Zambia Wanderful Trip

By day we worked with our local foreman, Gabby who had the patience of a saint.  He showed us the tasks we needed to accomplished, helped when we weren’t quite getting it right and encouraged us when we needed it.  If my job as a writer doesn’t pan out, ‘Gabby & Abbie’ construction will be making a debut in Southern Africa, I realized I had a special talent for smoothing mud.  The day was full of music and laughs, and much like our growing sisterhood, a small crowd of children multiplied each afternoon, by the end of the week word had gotten out about us working so there were even more smiling, bright faces to greet us at the site.  The local children were a perfect distraction when some of us needed a little break from mud slinging.  They sang songs, swapped language lessons, danced and just simply brought some much needed joy.  With nearly 200 homes built it was clear there was a need in the community for help and we spent a lot of time in the evenings discussing volunteering while traveling, our role in Mwandi and the highs and lows that came with a philanthropic trip.

Zambia Volunteer Group

Volunteering in Zambia Mud Hut

I loved the idea of a group of women erecting a house that will be a forever home to someone who is helping someone else in need.  Eight of us women all working together, coming from different places, different backgrounds, but with a common task and goal.  I noticed each day we all learned something about Africa, each other, and ourselves.  I took pride in how strong my girls were, their compassion, their dedication and their similar interest in adventure.  On our last day we had the chance to meet with the new home owner Joseph, and with this soft spoken voice he blessed us for the work we had done, as well as speaking about how God has a place for those who give back.  We stood around in a circle at the front of his new home, exchanged hugs and piled into the car waving our last goodbye to the kids who had stuck around to send us off.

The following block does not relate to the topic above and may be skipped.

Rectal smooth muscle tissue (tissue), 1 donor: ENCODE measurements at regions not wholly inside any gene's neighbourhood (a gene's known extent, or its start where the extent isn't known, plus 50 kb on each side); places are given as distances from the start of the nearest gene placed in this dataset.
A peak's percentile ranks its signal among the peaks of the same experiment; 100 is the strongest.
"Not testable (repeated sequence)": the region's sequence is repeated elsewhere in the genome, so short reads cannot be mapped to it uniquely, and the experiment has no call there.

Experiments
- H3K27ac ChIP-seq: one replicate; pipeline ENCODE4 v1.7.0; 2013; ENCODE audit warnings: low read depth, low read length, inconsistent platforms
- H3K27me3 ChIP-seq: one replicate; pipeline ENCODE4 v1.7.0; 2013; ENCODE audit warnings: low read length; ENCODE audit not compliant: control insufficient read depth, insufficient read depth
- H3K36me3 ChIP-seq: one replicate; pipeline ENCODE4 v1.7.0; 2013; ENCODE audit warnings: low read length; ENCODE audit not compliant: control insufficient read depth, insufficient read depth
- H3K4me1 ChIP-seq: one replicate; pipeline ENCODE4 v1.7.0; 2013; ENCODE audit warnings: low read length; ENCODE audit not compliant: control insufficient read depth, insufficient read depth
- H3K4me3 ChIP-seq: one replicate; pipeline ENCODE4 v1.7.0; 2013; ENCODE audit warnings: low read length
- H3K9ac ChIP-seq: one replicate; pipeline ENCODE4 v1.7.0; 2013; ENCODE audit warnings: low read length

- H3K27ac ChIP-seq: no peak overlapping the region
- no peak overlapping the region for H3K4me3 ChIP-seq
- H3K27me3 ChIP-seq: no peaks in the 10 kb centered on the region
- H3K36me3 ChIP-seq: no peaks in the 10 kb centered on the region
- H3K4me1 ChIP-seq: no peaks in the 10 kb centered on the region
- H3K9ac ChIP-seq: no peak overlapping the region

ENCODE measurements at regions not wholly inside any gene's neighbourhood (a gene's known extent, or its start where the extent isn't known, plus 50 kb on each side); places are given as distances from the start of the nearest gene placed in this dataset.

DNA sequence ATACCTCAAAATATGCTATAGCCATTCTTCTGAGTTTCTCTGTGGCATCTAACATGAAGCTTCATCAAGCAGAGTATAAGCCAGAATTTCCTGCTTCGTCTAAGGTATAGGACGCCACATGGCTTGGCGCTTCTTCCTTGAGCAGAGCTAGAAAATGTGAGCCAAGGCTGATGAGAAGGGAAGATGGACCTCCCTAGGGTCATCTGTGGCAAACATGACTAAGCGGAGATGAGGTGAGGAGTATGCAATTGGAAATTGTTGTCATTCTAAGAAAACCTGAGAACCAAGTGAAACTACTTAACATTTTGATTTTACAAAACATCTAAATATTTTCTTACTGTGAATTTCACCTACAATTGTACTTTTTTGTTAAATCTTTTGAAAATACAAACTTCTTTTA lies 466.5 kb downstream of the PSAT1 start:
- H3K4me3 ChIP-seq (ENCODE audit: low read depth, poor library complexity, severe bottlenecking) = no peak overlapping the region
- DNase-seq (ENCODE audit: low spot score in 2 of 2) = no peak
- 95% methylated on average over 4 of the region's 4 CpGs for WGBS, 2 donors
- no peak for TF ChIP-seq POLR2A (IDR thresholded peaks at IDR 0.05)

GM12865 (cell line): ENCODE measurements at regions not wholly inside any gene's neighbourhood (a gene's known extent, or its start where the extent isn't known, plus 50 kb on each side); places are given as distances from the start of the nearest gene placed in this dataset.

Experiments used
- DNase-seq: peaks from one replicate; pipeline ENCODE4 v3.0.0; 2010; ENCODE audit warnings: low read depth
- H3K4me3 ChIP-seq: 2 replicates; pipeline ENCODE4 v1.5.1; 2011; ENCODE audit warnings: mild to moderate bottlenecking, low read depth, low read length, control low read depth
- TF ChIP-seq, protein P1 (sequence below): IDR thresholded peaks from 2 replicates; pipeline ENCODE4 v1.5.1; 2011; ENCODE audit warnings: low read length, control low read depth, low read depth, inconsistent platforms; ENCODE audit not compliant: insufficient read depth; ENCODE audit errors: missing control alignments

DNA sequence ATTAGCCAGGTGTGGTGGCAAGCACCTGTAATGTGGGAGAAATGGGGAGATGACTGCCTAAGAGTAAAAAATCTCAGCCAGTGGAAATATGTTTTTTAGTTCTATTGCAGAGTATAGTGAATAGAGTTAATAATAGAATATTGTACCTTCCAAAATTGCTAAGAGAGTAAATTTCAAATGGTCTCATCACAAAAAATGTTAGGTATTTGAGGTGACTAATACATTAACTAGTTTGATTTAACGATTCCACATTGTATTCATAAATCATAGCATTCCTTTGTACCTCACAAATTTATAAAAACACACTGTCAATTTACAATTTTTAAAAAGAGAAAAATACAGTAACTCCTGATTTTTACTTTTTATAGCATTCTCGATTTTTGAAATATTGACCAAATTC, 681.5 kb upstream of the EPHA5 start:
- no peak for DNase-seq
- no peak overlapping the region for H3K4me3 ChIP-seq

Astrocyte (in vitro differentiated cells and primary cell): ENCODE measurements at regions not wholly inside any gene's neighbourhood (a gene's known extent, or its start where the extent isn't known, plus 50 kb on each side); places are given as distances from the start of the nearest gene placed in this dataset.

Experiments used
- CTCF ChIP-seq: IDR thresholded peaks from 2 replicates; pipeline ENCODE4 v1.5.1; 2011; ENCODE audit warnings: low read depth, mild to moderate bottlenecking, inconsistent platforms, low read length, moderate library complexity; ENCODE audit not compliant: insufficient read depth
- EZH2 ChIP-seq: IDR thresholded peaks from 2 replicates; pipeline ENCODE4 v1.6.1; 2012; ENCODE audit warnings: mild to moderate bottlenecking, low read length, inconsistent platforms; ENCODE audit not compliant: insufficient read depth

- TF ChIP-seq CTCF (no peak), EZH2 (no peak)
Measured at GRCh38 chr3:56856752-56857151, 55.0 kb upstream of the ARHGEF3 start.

Volunteering in Mwandi Zambia

Now that a few months have gone by I sometimes imagine what the family is doing at their home.  I remember looking back from the truck, the dust billowing around our tires kicking up from the dirt path revealing kids playing in the front yard.  I’d like to think that there’s still lots of laughter in the air, singing or dancing and that strength, positivity and promise were virtues we left along with our handprints on the walls of the home.


Thank you to Unearth the World and Wanderful for creating an uplifting experience, where not only did we get to spend time in a community to give back, but we created lifelong friendships that have a foundation as strong as the house we built.  Want to learn more about how you can volunteer abroad and make a positive impact with a reputable company?  See this trip and what others are offered through Unearth the World.  This was my second trip with their organization and although volunteerism abroad can be a complicated topic, I’m still impressed with the work they do on a global level.